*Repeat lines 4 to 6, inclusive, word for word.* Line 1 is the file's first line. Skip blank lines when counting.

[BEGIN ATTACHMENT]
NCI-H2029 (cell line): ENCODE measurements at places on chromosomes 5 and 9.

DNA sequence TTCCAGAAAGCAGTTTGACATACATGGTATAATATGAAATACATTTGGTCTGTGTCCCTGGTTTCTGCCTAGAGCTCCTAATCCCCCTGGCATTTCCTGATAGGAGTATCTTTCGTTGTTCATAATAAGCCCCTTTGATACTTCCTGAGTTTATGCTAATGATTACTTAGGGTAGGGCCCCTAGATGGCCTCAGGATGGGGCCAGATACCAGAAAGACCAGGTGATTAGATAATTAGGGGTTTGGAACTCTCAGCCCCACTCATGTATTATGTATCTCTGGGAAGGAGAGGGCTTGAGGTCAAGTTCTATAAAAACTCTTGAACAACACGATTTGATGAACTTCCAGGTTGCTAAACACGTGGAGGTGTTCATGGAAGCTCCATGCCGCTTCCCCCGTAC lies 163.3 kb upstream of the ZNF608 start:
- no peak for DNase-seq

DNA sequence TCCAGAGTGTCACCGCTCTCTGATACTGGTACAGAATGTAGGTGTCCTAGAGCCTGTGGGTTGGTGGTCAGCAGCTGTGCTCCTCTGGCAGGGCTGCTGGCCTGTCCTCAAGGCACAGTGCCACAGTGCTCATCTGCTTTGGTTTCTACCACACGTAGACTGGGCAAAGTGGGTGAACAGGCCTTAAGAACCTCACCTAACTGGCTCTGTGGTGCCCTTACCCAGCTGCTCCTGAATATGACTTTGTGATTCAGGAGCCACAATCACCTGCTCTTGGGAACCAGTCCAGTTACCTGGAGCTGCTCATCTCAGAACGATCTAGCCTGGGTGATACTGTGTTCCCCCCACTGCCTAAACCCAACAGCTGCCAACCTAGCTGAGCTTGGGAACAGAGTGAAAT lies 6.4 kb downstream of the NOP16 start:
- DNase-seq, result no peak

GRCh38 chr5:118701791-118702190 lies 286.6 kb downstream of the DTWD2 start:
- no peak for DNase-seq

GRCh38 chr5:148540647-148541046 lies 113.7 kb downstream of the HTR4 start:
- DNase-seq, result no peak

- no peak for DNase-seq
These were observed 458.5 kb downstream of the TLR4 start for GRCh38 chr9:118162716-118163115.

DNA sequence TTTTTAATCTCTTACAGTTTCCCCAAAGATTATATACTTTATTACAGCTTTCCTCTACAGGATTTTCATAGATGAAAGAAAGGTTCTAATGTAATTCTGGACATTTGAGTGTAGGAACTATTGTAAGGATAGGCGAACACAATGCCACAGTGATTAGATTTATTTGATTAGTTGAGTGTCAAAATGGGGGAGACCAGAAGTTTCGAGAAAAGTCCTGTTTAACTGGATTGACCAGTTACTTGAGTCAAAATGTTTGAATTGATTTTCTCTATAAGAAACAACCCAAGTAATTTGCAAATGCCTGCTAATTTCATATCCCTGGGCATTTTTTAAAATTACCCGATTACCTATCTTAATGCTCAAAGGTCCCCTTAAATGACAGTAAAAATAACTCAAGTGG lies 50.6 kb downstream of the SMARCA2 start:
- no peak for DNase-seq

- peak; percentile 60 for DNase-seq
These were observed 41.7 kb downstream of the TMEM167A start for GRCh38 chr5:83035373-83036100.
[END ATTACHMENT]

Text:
DNA sequence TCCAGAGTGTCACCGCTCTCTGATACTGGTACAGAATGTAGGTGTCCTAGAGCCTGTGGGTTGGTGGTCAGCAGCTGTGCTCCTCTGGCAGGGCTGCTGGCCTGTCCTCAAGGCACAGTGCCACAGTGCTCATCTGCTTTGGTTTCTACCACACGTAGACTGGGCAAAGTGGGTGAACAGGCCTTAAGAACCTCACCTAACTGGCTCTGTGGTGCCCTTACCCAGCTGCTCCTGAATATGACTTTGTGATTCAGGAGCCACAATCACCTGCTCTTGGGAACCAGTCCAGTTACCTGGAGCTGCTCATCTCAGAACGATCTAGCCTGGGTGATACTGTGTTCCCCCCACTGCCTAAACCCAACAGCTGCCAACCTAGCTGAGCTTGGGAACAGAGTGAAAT lies 6.4 kb downstream of the NOP16 start:
- DNase-seq, result no peak

GRCh38 chr5:118701791-118702190 lies 286.6 kb downstream of the DTWD2 start: